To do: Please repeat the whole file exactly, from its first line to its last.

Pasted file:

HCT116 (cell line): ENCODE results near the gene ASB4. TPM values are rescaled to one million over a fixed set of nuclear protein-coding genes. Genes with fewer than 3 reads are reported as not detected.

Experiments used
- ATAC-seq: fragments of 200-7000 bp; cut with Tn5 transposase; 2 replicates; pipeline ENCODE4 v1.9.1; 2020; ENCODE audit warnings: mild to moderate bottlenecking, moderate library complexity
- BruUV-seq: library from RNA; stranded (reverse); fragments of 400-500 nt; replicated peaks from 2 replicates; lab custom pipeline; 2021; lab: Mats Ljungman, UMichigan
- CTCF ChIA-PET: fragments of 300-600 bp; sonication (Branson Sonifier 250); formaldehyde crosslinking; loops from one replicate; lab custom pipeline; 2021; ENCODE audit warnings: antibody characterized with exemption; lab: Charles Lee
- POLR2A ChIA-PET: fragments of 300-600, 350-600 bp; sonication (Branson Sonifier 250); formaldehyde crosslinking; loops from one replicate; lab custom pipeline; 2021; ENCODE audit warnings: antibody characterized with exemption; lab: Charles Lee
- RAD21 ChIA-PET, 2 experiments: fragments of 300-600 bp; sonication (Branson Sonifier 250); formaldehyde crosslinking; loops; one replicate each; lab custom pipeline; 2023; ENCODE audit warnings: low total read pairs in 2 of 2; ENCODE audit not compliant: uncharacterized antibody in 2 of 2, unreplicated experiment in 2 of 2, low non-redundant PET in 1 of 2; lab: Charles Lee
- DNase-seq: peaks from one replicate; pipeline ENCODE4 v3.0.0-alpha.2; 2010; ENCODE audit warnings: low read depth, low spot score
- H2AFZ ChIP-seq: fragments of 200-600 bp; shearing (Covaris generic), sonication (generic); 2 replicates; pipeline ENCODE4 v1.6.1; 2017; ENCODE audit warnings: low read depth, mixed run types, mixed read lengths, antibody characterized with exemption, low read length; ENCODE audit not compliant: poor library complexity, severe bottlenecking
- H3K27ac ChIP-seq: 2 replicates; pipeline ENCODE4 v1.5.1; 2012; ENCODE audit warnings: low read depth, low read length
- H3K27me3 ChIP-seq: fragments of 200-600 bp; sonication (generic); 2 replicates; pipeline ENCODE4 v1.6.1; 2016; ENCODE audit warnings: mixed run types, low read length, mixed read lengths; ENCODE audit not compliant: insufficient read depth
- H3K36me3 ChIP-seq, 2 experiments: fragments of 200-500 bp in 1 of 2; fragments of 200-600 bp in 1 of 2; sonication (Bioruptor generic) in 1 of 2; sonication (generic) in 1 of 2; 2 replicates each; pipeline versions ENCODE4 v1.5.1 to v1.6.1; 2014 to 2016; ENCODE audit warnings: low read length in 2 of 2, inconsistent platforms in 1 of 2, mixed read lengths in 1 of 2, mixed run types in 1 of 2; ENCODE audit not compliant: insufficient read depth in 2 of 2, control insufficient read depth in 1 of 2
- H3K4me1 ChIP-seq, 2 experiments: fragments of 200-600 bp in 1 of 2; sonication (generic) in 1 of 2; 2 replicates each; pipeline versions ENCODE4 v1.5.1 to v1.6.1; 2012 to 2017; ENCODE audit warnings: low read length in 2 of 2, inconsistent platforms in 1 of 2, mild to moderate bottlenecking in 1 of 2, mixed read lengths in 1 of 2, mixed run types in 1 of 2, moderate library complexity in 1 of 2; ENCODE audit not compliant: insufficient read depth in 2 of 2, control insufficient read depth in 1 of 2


HCT116 (cell line): ENCODE results near the gene ASB4. TPM values are rescaled to one million over a fixed set of nuclear protein-coding genes. Genes with fewer than 3 reads are reported as not detected.

Experiments used
- ATAC-seq: fragments of 200-7000 bp; cut with Tn5 transposase; 2 replicates; pipeline ENCODE4 v1.9.1; 2020; ENCODE audit warnings: mild to moderate bottlenecking, moderate library complexity
- BruUV-seq: library from RNA; stranded (reverse); fragments of 400-500 nt; replicated peaks from 2 replicates; lab custom pipeline; 2021; lab: Mats Ljungman, UMichigan
- CTCF ChIA-PET: fragments of 300-600 bp; sonication (Branson Sonifier 250); formaldehyde crosslinking; loops from one replicate; lab custom pipeline; 2021; ENCODE audit warnings: antibody characterized with exemption; lab: Charles Lee
- POLR2A ChIA-PET: fragments of 300-600, 350-600 bp; sonication (Branson Sonifier 250); formaldehyde crosslinking; loops from one replicate; lab custom pipeline; 2021; ENCODE audit warnings: antibody characterized with exemption; lab: Charles Lee
- RAD21 ChIA-PET, 2 experiments: fragments of 300-600 bp; sonication (Branson Sonifier 250); formaldehyde crosslinking; loops; one replicate each; lab custom pipeline; 2023; ENCODE audit warnings: low total read pairs in 2 of 2; ENCODE audit not compliant: uncharacterized antibody in 2 of 2, unreplicated experiment in 2 of 2, low non-redundant PET in 1 of 2; lab: Charles Lee
- DNase-seq: peaks from one replicate; pipeline ENCODE4 v3.0.0-alpha.2; 2010; ENCODE audit warnings: low read depth, low spot score
- H2AFZ ChIP-seq: fragments of 200-600 bp; shearing (Covaris generic), sonication (generic); 2 replicates; pipeline ENCODE4 v1.6.1; 2017; ENCODE audit warnings: low read depth, mixed run types, mixed read lengths, antibody characterized with exemption, low read length; ENCODE audit not compliant: poor library complexity, severe bottlenecking
- H3K27ac ChIP-seq: 2 replicates; pipeline ENCODE4 v1.5.1; 2012; ENCODE audit warnings: low read depth, low read length
- H3K27me3 ChIP-seq: fragments of 200-600 bp; sonication (generic); 2 replicates; pipeline ENCODE4 v1.6.1; 2016; ENCODE audit warnings: mixed run types, low read length, mixed read lengths; ENCODE audit not compliant: insufficient read depth
- H3K36me3 ChIP-seq, 2 experiments: fragments of 200-500 bp in 1 of 2; fragments of 200-600 bp in 1 of 2; sonication (Bioruptor generic) in 1 of 2; sonication (generic) in 1 of 2; 2 replicates each; pipeline versions ENCODE4 v1.5.1 to v1.6.1; 2014 to 2016; ENCODE audit warnings: low read length in 2 of 2, inconsistent platforms in 1 of 2, mixed read lengths in 1 of 2, mixed run types in 1 of 2; ENCODE audit not compliant: insufficient read depth in 2 of 2, control insufficient read depth in 1 of 2
- H3K4me1 ChIP-seq, 2 experiments: fragments of 200-600 bp in 1 of 2; sonication (generic) in 1 of 2; 2 replicates each; pipeline versions ENCODE4 v1.5.1 to v1.6.1; 2012 to 2017; ENCODE audit warnings: low read length in 2 of 2, inconsistent platforms in 1 of 2, mild to moderate bottlenecking in 1 of 2, mixed read lengths in 1 of 2, mixed run types in 1 of 2, moderate library complexity in 1 of 2; ENCODE audit not compliant: insufficient read depth in 2 of 2, control insufficient read depth in 1 of 2